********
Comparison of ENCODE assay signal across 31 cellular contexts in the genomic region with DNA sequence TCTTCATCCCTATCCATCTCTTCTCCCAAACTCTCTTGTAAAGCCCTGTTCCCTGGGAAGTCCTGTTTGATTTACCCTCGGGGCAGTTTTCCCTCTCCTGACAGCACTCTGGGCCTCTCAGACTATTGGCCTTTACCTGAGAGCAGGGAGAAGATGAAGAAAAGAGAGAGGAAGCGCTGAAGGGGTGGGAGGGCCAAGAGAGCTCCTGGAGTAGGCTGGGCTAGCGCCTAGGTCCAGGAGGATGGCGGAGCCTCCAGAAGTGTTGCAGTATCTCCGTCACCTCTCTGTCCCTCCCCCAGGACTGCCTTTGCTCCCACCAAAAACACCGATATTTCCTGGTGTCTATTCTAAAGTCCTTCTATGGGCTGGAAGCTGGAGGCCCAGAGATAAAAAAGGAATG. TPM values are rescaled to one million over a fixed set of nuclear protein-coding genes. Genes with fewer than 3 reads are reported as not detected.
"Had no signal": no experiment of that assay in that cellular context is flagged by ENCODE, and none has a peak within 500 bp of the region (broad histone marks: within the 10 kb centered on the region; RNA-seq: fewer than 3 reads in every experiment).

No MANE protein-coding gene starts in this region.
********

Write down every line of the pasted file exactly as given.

Comparison of ENCODE assay signal across 31 cellular contexts in the genomic region with DNA sequence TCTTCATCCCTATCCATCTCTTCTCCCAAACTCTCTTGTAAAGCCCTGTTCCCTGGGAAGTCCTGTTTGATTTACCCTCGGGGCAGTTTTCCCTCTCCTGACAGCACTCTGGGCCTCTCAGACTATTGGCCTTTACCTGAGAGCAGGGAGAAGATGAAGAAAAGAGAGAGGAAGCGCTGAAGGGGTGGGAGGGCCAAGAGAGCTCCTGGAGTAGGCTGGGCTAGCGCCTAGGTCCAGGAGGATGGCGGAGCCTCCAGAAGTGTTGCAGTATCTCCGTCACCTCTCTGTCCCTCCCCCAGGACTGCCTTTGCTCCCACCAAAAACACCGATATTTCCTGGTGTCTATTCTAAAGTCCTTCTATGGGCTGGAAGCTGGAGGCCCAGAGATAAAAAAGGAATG. TPM values are rescaled to one million over a fixed set of nuclear protein-coding genes. Genes with fewer than 3 reads are reported as not detected.
"Had no signal": no experiment of that assay in that cellular context is flagged by ENCODE, and none has a peak within 500 bp of the region (broad histone marks: within the 10 kb centered on the region; RNA-seq: fewer than 3 reads in every experiment).

No MANE protein-coding gene starts in this region.